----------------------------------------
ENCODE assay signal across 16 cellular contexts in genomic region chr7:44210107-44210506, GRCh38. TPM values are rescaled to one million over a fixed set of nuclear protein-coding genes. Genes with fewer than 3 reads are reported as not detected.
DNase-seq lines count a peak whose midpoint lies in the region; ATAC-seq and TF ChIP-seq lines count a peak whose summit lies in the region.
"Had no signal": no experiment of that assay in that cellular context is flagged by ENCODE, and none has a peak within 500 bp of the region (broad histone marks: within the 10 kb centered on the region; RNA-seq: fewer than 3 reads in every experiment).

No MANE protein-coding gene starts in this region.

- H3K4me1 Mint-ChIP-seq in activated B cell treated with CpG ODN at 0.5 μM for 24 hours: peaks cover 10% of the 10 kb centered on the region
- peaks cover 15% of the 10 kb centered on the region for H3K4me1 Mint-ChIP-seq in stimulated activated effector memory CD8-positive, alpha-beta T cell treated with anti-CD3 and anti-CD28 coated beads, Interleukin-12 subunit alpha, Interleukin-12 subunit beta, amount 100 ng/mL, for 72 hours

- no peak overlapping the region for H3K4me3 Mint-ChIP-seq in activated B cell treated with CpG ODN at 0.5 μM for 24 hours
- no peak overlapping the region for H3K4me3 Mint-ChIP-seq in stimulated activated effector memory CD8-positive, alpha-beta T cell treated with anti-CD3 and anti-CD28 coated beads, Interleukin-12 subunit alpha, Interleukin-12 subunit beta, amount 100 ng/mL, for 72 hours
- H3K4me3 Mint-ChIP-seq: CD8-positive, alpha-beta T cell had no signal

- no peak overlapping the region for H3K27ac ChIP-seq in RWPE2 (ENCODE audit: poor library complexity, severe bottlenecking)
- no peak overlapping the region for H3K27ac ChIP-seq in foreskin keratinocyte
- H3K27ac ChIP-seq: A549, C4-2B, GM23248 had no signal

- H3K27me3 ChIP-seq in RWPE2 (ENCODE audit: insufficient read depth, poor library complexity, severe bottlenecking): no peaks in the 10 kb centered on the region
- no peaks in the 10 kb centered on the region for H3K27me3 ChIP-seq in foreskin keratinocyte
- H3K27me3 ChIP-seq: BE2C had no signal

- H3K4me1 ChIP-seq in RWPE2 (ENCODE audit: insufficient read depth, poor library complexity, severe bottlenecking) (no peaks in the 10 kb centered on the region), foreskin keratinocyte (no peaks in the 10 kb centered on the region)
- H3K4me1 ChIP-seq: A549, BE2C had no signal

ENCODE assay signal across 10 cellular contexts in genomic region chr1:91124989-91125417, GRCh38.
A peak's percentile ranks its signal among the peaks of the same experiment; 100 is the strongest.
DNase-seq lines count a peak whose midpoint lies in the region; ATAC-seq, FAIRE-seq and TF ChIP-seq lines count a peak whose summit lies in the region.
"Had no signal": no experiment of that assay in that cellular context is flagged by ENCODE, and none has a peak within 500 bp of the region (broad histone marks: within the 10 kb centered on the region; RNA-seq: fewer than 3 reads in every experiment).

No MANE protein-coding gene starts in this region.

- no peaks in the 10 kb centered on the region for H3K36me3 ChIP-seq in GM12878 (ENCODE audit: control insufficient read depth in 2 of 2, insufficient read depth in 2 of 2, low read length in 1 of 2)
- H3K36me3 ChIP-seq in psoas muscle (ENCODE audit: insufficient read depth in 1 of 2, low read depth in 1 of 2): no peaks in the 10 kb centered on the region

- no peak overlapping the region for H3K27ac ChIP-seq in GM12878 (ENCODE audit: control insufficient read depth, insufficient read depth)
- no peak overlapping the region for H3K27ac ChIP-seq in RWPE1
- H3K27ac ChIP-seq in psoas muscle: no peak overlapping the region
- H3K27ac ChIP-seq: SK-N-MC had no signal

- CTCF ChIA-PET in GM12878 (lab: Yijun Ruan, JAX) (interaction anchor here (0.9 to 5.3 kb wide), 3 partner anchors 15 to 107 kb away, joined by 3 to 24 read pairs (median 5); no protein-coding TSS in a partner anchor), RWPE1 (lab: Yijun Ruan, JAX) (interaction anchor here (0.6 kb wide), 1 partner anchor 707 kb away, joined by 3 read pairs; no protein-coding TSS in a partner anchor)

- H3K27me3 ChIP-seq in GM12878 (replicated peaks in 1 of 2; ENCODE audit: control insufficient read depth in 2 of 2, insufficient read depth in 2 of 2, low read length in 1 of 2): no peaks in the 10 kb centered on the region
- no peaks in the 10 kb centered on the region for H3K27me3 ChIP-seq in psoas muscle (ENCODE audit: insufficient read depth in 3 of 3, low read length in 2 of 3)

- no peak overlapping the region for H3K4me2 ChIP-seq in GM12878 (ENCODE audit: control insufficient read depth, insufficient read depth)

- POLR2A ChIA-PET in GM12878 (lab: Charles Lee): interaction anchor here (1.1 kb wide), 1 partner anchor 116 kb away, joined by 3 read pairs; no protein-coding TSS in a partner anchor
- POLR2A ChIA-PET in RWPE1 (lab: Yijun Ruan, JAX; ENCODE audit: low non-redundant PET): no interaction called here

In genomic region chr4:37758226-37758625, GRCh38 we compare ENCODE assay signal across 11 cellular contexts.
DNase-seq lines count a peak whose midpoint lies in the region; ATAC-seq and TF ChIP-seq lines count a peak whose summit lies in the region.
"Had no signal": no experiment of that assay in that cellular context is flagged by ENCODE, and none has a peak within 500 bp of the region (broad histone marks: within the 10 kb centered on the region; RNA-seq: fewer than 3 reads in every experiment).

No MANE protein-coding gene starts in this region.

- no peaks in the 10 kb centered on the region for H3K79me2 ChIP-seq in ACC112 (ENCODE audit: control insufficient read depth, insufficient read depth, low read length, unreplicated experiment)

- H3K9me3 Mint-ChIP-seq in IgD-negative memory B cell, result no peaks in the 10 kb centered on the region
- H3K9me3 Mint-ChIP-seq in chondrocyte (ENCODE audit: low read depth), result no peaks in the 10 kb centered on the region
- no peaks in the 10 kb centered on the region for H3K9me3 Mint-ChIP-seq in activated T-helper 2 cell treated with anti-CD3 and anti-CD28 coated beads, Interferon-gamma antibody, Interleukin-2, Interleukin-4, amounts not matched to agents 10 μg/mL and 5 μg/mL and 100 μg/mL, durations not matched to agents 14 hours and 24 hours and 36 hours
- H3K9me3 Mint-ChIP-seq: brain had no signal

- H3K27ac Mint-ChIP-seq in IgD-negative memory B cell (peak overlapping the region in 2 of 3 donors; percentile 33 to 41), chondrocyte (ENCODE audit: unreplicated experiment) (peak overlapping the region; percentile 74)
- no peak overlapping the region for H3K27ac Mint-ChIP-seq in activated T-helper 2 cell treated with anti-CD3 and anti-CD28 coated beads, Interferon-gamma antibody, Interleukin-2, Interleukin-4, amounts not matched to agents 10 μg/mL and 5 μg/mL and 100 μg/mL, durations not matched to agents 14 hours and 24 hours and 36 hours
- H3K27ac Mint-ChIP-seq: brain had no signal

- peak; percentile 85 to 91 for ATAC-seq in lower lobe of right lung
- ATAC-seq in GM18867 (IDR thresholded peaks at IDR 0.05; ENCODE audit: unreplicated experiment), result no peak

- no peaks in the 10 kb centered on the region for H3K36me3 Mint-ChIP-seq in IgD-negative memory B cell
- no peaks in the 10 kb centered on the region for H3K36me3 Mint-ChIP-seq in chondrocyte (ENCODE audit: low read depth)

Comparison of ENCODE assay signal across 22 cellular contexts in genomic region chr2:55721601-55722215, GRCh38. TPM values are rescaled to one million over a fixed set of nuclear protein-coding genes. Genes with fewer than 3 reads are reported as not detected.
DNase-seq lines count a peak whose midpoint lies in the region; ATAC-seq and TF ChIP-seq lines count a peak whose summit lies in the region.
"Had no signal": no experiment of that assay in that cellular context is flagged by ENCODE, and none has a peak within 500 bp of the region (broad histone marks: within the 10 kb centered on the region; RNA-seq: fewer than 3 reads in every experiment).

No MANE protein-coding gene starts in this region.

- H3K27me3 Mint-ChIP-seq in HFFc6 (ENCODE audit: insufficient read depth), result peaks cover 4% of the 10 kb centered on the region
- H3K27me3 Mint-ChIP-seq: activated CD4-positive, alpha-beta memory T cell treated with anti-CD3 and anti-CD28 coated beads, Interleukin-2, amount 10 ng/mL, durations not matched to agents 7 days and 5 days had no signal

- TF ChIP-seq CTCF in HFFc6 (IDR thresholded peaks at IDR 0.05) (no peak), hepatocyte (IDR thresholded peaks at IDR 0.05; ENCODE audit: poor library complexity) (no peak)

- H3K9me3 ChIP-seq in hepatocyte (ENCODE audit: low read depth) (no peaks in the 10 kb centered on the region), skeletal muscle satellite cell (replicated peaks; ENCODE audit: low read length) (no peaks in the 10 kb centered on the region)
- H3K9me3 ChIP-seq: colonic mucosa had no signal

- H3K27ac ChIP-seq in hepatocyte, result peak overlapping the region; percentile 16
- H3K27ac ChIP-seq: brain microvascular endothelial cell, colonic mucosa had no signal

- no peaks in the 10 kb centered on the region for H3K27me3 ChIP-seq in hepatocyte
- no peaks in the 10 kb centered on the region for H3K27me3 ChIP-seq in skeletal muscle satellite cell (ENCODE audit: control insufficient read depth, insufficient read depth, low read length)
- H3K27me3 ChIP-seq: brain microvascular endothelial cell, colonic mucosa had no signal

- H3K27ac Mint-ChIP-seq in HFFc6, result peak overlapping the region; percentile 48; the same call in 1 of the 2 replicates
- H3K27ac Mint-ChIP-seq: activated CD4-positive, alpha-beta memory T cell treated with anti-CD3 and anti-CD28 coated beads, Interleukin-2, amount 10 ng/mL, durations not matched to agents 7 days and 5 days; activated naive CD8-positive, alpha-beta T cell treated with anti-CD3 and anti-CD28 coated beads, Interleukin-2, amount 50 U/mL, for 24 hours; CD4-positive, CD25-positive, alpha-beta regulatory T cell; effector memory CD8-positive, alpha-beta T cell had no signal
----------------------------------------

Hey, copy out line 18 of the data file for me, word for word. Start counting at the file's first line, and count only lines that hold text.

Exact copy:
ENCODE assay signal across 10 cellular contexts in genomic region chr1:91124989-91125417, GRCh38.